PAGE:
In this article we discuss the practice and politics of translanguaging in the context of deaf signers. Applying the translanguaging concept to deaf signers brings a different perspective by focusing on sensorial accessibility. While the sensory orientations of deaf people are at the heart of their translanguaging practices, sensory asymmetries are often not acknowledged in translanguaging theory and research. This has led to a bias in the use of translanguaging in deaf educational settings overlooking existing power disparities conditioning individual languaging choices. We ask whether translanguaging and attending to deaf signers’ fluid language practices is compatible with on-going and necessary efforts to maintain and promote sign languages as named languages. The concept of translanguaging challenges the six decade long project of sign linguistics and by extension Deaf Studies to legitimize the status of sign languages as minority languages. We argue that the minority language paradigm is still useful in finding tools to understand deaf people’s languaging practices and close with a call for closer attention to the level of sensory conditions, and the corresponding sensory politics, in shaping languaging practices. The emancipatory potential of acknowledging deaf people’s translanguaging skills must acknowledge the historical and contemporary contexts constantly conditioning individual languaging choices.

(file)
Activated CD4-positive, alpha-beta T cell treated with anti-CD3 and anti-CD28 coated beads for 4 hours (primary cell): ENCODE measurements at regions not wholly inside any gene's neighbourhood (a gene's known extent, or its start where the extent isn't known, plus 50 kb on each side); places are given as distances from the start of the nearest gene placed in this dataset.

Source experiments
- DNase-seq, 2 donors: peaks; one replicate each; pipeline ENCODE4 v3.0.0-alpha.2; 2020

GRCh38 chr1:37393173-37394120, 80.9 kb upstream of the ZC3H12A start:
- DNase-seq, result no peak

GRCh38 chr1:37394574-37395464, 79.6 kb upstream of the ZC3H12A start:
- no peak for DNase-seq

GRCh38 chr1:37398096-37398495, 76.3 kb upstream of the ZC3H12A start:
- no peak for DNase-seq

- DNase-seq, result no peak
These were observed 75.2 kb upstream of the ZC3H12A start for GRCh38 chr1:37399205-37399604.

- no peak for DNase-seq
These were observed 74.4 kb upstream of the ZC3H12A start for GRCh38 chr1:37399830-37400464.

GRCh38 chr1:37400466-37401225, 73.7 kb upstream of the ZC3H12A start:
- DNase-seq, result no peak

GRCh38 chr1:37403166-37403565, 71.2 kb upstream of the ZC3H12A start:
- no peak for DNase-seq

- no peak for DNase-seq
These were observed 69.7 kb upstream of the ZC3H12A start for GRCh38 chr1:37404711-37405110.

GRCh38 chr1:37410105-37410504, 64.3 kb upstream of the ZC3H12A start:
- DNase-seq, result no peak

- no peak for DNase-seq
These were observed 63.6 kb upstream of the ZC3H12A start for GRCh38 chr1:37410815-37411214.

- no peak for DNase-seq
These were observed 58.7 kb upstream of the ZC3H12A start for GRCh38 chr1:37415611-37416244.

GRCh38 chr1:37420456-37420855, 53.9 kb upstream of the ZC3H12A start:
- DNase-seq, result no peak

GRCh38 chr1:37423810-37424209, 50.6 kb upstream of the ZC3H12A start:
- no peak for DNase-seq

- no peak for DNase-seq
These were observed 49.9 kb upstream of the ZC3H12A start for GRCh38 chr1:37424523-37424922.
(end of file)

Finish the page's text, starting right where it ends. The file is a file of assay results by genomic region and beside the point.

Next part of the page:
|Pages (de - à)||892-906|
|Nombre de pages||15|
|journal||Journal of Multilingual and Multicultural Development|
|Numéro de publication||10|
|Etat de la publication||Publié - 26 nov. 2019|